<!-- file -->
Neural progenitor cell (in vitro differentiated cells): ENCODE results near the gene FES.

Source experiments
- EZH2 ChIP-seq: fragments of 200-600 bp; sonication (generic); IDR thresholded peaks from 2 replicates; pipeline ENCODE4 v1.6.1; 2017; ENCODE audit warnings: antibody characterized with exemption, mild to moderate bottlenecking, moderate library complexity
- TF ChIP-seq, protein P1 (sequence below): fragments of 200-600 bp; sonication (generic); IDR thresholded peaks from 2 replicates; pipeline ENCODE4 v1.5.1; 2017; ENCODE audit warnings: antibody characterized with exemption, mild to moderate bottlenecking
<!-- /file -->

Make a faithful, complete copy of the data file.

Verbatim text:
Neural progenitor cell (in vitro differentiated cells): ENCODE results near the gene FES.

Source experiments
- EZH2 ChIP-seq: fragments of 200-600 bp; sonication (generic); IDR thresholded peaks from 2 replicates; pipeline ENCODE4 v1.6.1; 2017; ENCODE audit warnings: antibody characterized with exemption, mild to moderate bottlenecking, moderate library complexity
- TF ChIP-seq, protein P1 (sequence below): fragments of 200-600 bp; sonication (generic); IDR thresholded peaks from 2 replicates; pipeline ENCODE4 v1.5.1; 2017; ENCODE audit warnings: antibody characterized with exemption, mild to moderate bottlenecking